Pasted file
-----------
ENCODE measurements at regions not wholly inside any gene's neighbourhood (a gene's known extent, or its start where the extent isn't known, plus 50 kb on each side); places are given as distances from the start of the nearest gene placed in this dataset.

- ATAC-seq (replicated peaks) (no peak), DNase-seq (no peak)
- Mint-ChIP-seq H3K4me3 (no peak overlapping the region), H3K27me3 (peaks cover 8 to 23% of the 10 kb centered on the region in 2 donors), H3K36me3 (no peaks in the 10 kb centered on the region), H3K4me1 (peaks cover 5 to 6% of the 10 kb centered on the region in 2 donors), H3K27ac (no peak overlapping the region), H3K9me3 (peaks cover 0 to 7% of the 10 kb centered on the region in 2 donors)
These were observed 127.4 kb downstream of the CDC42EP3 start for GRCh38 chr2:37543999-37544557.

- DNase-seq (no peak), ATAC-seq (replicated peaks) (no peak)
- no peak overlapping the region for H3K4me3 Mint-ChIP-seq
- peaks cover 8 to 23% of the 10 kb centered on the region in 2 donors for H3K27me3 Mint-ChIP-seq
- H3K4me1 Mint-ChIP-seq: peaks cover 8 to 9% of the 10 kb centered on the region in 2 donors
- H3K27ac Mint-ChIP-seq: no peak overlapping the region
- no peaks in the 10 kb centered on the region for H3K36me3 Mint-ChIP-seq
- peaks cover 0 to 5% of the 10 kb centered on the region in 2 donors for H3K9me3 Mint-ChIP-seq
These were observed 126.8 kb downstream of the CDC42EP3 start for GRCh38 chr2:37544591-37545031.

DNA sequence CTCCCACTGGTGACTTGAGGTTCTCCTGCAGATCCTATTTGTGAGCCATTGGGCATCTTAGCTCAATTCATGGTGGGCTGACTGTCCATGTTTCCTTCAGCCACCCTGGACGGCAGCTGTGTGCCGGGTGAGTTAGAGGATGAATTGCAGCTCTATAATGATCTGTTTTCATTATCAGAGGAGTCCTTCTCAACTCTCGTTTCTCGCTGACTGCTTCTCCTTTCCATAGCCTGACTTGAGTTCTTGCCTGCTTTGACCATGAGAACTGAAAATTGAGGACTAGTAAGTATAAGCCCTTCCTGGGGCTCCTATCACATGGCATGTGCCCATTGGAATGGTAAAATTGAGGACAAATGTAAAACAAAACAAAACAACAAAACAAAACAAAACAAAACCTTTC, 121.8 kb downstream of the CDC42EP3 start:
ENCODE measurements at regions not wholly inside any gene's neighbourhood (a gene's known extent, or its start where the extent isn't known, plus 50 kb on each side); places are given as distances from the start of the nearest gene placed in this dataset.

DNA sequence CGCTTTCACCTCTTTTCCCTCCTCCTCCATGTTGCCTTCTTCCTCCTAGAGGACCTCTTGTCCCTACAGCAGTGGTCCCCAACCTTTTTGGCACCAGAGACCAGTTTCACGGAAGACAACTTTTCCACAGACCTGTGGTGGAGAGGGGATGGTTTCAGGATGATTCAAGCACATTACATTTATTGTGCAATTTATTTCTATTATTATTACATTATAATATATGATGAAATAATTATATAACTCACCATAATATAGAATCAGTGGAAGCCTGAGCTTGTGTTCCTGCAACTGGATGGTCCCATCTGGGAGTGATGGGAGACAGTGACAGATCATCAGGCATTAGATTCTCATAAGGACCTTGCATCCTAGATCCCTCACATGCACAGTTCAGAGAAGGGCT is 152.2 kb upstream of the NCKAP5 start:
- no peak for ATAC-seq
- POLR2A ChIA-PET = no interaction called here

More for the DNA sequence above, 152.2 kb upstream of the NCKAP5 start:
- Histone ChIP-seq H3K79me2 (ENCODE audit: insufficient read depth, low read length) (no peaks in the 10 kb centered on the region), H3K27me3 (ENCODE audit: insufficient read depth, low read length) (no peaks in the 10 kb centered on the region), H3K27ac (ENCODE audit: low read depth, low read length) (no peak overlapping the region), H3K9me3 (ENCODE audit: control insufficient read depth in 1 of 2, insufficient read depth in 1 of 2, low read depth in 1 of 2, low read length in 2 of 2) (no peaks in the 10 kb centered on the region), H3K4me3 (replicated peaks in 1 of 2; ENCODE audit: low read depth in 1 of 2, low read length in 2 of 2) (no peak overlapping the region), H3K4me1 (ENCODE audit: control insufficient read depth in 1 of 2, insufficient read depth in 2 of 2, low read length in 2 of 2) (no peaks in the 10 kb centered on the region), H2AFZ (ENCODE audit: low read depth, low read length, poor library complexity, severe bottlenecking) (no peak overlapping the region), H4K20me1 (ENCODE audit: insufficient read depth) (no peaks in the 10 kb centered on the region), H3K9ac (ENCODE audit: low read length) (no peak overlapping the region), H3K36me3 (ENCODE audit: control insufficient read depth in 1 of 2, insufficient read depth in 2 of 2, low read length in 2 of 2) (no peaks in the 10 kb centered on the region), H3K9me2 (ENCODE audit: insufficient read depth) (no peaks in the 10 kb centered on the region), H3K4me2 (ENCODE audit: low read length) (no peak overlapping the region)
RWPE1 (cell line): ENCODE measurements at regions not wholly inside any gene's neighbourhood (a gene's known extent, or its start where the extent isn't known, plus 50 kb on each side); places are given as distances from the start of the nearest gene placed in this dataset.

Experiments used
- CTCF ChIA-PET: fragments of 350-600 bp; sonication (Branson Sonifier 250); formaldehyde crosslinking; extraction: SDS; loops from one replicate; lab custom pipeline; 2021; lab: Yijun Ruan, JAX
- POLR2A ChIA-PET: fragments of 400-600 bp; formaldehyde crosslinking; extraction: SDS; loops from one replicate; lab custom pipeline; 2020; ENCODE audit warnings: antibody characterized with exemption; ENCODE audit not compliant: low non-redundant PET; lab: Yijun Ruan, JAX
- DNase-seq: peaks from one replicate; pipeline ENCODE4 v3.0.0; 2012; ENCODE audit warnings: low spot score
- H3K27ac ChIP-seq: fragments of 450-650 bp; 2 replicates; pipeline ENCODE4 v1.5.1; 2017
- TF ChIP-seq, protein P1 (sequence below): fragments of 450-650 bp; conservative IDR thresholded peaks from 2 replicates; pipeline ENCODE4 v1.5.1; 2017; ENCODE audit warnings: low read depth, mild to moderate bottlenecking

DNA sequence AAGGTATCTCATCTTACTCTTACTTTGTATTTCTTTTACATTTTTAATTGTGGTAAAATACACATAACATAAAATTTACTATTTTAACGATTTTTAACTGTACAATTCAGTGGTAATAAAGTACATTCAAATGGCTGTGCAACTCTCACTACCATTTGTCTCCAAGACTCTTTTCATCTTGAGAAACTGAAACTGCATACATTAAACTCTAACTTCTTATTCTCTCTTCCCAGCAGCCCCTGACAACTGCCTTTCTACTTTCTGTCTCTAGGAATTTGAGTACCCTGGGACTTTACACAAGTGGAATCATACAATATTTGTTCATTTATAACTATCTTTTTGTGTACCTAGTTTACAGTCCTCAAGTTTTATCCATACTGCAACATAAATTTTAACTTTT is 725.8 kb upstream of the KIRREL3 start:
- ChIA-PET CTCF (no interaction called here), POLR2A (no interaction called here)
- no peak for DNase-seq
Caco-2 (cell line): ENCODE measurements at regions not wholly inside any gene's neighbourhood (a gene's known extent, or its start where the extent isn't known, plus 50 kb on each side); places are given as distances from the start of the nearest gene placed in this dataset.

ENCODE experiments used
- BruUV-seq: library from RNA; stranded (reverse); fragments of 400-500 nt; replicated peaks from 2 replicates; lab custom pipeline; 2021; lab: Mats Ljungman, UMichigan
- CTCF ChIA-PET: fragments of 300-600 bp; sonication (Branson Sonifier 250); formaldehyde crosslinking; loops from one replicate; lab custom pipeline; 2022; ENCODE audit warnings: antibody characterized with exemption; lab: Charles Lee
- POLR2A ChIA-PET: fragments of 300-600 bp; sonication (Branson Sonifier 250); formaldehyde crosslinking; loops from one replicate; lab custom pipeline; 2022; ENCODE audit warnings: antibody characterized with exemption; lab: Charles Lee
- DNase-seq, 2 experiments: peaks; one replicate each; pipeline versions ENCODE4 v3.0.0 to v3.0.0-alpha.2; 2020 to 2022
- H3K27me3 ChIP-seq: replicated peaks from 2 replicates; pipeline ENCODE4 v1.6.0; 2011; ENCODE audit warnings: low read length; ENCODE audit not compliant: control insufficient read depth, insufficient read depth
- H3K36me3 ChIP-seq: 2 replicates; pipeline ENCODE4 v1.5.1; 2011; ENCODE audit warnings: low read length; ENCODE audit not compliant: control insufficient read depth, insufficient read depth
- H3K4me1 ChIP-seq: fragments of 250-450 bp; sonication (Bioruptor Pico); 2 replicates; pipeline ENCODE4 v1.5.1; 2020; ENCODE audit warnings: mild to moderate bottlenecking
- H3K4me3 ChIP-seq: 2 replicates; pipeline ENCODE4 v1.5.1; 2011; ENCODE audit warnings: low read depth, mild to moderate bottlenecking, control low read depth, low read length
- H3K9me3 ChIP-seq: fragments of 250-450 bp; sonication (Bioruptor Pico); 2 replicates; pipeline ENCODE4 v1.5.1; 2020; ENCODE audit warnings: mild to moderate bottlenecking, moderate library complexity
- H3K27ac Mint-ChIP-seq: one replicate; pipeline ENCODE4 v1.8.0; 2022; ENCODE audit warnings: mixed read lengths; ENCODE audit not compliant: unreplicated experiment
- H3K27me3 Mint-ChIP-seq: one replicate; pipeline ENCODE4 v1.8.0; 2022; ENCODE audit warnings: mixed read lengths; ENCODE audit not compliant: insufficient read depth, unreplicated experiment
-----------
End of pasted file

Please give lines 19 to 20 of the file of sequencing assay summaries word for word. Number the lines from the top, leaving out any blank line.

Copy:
- Histone ChIP-seq H3K79me2 (ENCODE audit: insufficient read depth, low read length) (no peaks in the 10 kb centered on the region), H3K27me3 (ENCODE audit: insufficient read depth, low read length) (no peaks in the 10 kb centered on the region), H3K27ac (ENCODE audit: low read depth, low read length) (no peak overlapping the region), H3K9me3 (ENCODE audit: control insufficient read depth in 1 of 2, insufficient read depth in 1 of 2, low read depth in 1 of 2, low read length in 2 of 2) (no peaks in the 10 kb centered on the region), H3K4me3 (replicated peaks in 1 of 2; ENCODE audit: low read depth in 1 of 2, low read length in 2 of 2) (no peak overlapping the region), H3K4me1 (ENCODE audit: control insufficient read depth in 1 of 2, insufficient read depth in 2 of 2, low read length in 2 of 2) (no peaks in the 10 kb centered on the region), H2AFZ (ENCODE audit: low read depth, low read length, poor library complexity, severe bottlenecking) (no peak overlapping the region), H4K20me1 (ENCODE audit: insufficient read depth) (no peaks in the 10 kb centered on the region), H3K9ac (ENCODE audit: low read length) (no peak overlapping the region), H3K36me3 (ENCODE audit: control insufficient read depth in 1 of 2, insufficient read depth in 2 of 2, low read length in 2 of 2) (no peaks in the 10 kb centered on the region), H3K9me2 (ENCODE audit: insufficient read depth) (no peaks in the 10 kb centered on the region), H3K4me2 (ENCODE audit: low read length) (no peak overlapping the region)
RWPE1 (cell line): ENCODE measurements at regions not wholly inside any gene's neighbourhood (a gene's known extent, or its start where the extent isn't known, plus 50 kb on each side); places are given as distances from the start of the nearest gene placed in this dataset.